increases. A critical wild card is the recent spike in gasoline prices, which along with groceries, is the most visible sign of price trends that could upend inflation expectations even if prices on the broader basket of goods and services increase more slowly. Unfortunately, Fed policy has little control over gasoline prices, which are mostly influenced by external forces, such as OPEC output quotas or shortages caused by geopolitical conflicts, such as the war in Ukraine.

For another, there are signs of loosening labor market conditions despite the low unemployment rate. The ideal path to a soft landing in the eyes of the Fed is for businesses to cut back hiring instead of massively laying off workers, which would surely usher in a recession. That seems to be direction the job market is taking, as businesses have been posting fewer job openings in recent months. What’s more, workers have been staying on the job longer, as the voluntary quit rate has declined to prepandemic levels. The quit rate compiled by the Labor Department, is a time-honored leading indicator of wage trends, pointing to slower wage gains later in the year. The wage premium for switching jobs has also been shrinking, providing less incentive to jump ship.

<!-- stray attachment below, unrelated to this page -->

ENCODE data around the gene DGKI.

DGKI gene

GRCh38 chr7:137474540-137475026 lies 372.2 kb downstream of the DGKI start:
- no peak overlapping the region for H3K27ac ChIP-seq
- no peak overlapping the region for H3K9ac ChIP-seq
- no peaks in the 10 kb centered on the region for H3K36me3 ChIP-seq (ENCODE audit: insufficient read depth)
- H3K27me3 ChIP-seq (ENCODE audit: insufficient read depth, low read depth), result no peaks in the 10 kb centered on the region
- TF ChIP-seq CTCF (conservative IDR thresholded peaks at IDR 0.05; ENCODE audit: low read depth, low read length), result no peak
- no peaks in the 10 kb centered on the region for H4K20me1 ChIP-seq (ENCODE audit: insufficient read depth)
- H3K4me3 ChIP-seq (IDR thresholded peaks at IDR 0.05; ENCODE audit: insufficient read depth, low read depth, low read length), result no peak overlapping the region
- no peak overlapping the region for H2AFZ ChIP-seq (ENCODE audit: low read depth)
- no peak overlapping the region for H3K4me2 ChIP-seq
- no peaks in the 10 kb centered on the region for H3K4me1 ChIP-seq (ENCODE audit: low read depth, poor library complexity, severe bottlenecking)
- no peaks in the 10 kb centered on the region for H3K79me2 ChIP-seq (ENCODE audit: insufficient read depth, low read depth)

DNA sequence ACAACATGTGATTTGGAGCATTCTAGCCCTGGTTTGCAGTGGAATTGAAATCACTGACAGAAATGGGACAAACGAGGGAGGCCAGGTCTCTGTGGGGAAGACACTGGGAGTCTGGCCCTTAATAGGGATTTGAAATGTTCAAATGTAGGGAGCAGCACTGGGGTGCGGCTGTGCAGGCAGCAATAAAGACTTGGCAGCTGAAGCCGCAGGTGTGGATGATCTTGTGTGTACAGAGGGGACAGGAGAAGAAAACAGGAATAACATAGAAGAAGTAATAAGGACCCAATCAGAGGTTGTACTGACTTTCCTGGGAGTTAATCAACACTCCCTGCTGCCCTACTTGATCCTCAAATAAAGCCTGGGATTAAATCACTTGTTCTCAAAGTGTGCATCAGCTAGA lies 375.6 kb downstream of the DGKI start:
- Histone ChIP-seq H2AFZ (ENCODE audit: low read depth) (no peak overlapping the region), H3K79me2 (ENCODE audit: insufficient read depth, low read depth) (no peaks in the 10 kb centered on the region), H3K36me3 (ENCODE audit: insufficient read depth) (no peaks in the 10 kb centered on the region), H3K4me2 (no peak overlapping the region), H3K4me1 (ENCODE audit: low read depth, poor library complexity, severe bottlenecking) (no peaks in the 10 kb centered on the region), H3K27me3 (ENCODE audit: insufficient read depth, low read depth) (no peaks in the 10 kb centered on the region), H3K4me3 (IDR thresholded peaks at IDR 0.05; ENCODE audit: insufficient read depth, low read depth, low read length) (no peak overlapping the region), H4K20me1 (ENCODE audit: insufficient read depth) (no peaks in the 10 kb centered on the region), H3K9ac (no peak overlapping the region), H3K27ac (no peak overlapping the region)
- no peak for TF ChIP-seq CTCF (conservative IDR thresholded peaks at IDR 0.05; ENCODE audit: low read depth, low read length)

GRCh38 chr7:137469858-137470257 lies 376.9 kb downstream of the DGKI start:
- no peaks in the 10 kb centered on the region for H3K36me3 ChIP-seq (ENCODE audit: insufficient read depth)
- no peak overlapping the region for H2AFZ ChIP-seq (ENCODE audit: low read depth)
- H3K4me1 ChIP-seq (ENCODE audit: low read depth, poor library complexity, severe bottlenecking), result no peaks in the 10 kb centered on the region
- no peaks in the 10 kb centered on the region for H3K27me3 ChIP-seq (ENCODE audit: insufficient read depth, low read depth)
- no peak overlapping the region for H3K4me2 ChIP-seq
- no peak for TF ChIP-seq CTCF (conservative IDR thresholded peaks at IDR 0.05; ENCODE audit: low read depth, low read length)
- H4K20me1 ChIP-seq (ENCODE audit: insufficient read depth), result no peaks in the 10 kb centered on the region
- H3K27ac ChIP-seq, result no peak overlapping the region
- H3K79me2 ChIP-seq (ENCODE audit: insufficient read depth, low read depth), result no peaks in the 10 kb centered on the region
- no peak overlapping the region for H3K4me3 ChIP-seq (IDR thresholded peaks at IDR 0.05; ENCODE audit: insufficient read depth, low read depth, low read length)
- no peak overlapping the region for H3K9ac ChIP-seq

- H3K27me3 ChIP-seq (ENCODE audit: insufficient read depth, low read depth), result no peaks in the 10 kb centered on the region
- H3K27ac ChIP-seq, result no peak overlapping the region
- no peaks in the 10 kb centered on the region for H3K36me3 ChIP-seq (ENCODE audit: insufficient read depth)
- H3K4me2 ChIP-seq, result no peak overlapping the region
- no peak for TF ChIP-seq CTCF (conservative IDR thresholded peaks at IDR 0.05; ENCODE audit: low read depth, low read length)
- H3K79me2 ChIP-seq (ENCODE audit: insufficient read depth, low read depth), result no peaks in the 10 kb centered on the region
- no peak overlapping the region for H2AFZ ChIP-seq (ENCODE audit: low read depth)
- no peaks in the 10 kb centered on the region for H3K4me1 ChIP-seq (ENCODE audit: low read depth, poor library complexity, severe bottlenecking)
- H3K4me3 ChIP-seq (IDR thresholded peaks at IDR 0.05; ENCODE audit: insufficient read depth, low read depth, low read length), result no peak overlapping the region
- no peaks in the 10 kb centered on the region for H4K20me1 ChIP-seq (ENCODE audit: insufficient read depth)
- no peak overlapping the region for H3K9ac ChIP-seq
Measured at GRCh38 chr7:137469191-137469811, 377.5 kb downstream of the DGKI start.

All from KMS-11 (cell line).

Finally, the strength in job growth would be more worrying if the pool of labor could not accommodate the demand for workers. That is clearly not the case. The jobs are readily being filled by
workers coming from a wide variety of places and demographics, including younger, older, and foreign workers. The labor force expanded by an outsized 469 thousand in March, boosted in part by immigration, and the labor force participation rate increased from 62.5 percent to 62.7 percent. A
striking detail tells it all: new entrants to the labor force are surging. In March, they staged the biggest increase since November 2017. As long as the supply of labor continues to expand, the economy can accommodate more job growth than has historically been the case. The Fed, in turn, is hoping that
increased supply, both of labor and productivity-enhanced production of goods, can spur growth without leading to a reacceleration in inflation.